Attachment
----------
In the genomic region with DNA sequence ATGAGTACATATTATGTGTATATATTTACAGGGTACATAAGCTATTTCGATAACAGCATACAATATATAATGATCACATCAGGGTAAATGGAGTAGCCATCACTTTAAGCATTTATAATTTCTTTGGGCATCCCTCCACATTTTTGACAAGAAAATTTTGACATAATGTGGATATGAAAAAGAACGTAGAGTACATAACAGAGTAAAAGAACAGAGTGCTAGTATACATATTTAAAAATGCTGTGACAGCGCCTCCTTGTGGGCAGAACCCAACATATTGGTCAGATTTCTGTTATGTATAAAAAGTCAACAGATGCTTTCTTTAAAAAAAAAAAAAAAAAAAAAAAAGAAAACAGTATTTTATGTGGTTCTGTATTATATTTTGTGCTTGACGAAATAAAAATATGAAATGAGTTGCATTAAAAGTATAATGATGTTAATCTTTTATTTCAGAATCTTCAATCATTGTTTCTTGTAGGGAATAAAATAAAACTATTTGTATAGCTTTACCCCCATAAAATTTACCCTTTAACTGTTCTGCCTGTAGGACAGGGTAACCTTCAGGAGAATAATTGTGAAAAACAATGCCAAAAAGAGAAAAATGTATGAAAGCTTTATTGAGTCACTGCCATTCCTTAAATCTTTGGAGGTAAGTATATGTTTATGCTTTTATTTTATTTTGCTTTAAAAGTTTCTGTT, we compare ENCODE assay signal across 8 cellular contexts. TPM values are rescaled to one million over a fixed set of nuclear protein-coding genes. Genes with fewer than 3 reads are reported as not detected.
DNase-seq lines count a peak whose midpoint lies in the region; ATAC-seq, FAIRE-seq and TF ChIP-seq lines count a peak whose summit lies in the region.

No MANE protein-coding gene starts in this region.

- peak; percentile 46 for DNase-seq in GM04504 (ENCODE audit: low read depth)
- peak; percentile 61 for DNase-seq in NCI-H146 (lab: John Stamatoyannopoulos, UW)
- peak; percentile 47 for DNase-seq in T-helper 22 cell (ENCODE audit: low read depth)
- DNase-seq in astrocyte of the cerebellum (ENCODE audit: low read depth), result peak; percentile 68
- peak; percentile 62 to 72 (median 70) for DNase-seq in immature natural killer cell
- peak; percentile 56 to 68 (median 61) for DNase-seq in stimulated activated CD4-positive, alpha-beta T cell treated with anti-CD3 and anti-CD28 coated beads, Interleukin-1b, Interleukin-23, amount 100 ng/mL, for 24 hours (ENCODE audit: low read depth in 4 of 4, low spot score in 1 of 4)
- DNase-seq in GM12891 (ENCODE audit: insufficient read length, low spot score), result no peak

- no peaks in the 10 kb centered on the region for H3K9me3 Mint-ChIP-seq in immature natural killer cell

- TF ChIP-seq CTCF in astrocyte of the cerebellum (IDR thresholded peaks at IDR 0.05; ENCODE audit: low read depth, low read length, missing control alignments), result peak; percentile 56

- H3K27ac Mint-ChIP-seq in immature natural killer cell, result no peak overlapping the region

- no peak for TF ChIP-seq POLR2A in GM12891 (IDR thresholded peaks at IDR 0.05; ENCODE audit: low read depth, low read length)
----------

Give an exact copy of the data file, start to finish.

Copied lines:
In the genomic region with DNA sequence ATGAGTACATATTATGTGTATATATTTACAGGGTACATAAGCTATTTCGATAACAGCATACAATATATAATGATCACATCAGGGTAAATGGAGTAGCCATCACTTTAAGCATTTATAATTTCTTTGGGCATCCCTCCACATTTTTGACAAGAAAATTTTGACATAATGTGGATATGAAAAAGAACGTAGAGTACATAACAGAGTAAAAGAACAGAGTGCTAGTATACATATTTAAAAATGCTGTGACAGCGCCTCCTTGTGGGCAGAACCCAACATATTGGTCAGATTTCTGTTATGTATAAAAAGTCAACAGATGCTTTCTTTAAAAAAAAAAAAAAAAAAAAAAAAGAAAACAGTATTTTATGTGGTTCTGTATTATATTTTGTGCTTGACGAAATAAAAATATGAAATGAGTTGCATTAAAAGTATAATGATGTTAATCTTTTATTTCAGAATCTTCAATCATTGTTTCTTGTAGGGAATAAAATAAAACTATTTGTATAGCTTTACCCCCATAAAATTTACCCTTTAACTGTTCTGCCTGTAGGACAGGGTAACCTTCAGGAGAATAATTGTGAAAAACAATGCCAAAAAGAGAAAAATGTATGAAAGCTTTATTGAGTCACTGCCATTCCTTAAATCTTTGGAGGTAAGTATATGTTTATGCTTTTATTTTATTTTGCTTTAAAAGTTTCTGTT, we compare ENCODE assay signal across 8 cellular contexts. TPM values are rescaled to one million over a fixed set of nuclear protein-coding genes. Genes with fewer than 3 reads are reported as not detected.
DNase-seq lines count a peak whose midpoint lies in the region; ATAC-seq, FAIRE-seq and TF ChIP-seq lines count a peak whose summit lies in the region.

No MANE protein-coding gene starts in this region.

- peak; percentile 46 for DNase-seq in GM04504 (ENCODE audit: low read depth)
- peak; percentile 61 for DNase-seq in NCI-H146 (lab: John Stamatoyannopoulos, UW)
- peak; percentile 47 for DNase-seq in T-helper 22 cell (ENCODE audit: low read depth)
- DNase-seq in astrocyte of the cerebellum (ENCODE audit: low read depth), result peak; percentile 68
- peak; percentile 62 to 72 (median 70) for DNase-seq in immature natural killer cell
- peak; percentile 56 to 68 (median 61) for DNase-seq in stimulated activated CD4-positive, alpha-beta T cell treated with anti-CD3 and anti-CD28 coated beads, Interleukin-1b, Interleukin-23, amount 100 ng/mL, for 24 hours (ENCODE audit: low read depth in 4 of 4, low spot score in 1 of 4)
- DNase-seq in GM12891 (ENCODE audit: insufficient read length, low spot score), result no peak

- no peaks in the 10 kb centered on the region for H3K9me3 Mint-ChIP-seq in immature natural killer cell

- TF ChIP-seq CTCF in astrocyte of the cerebellum (IDR thresholded peaks at IDR 0.05; ENCODE audit: low read depth, low read length, missing control alignments), result peak; percentile 56

- H3K27ac Mint-ChIP-seq in immature natural killer cell, result no peak overlapping the region

- no peak for TF ChIP-seq POLR2A in GM12891 (IDR thresholded peaks at IDR 0.05; ENCODE audit: low read depth, low read length)